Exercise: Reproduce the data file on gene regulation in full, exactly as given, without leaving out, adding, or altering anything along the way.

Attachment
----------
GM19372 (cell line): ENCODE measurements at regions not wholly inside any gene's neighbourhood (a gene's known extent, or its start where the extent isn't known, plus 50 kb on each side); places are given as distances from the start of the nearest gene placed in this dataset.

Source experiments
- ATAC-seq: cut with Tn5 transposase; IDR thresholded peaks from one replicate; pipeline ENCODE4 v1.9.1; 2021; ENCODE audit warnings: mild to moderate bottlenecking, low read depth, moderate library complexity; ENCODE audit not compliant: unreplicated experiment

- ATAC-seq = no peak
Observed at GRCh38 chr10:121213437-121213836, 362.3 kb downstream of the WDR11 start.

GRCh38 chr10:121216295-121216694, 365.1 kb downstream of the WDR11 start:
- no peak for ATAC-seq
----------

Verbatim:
GM19372 (cell line): ENCODE measurements at regions not wholly inside any gene's neighbourhood (a gene's known extent, or its start where the extent isn't known, plus 50 kb on each side); places are given as distances from the start of the nearest gene placed in this dataset.

Source experiments
- ATAC-seq: cut with Tn5 transposase; IDR thresholded peaks from one replicate; pipeline ENCODE4 v1.9.1; 2021; ENCODE audit warnings: mild to moderate bottlenecking, low read depth, moderate library complexity; ENCODE audit not compliant: unreplicated experiment

- ATAC-seq = no peak
Observed at GRCh38 chr10:121213437-121213836, 362.3 kb downstream of the WDR11 start.

GRCh38 chr10:121216295-121216694, 365.1 kb downstream of the WDR11 start:
- no peak for ATAC-seq